Commentary: Safe and Free: Envisioning a New Guide for Speakers on Campus

Shira Hoffer
Harvard Political Review

Excerpt: In the fall of 2020, two San Francisco State University professors invited Leila Khaled to speak at a virtual roundtable entitled “Whose Narratives? Gender, Justice and Resistance: A Conversation with Leila Khaled.” Khaled, a self-described “freedom fighter,” has hijacked two planes on behalf of the Popular Front for the Liberation of Palestine, a US-designated terrorist organization. She unabashedly promotes violence, saying “When you defend humanity, you use all the means at your disposal … I chose arms and I believe that taking up arms is one of the main tools to solve this conflict in the interest of the oppressed and not the oppressors.” Facing increasing pressure, Zoom, Facebook, and YouTube refused to stream the event, citing unwillingness to sanction pro-terrorism content.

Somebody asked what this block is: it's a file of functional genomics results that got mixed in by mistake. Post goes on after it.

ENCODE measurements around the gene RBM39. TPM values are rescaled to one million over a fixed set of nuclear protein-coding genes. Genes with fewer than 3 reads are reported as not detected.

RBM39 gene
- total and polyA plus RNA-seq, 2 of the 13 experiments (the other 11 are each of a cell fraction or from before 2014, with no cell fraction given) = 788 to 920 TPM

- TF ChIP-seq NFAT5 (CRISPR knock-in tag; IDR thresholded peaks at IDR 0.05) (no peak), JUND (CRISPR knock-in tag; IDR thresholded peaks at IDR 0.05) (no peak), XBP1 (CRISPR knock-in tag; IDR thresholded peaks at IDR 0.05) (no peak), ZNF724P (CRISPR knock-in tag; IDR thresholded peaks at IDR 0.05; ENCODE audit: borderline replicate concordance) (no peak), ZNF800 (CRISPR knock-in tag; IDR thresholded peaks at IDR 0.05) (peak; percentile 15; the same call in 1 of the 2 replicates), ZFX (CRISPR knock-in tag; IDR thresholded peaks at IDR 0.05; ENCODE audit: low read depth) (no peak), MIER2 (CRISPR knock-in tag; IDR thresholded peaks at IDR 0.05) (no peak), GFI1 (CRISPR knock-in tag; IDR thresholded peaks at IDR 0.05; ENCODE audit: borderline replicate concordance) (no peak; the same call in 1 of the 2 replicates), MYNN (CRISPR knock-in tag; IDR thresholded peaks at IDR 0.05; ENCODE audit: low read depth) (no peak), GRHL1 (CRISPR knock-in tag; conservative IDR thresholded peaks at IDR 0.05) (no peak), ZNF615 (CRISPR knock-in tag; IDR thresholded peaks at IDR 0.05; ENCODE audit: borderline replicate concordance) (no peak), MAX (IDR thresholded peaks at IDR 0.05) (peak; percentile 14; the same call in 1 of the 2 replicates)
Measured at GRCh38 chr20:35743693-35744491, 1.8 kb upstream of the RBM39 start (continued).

Although this event was shut down not by the college but by the tech companies, the controversy surrounding this event highlights two important campus questions: who should be invited to speak, and who gets to decide?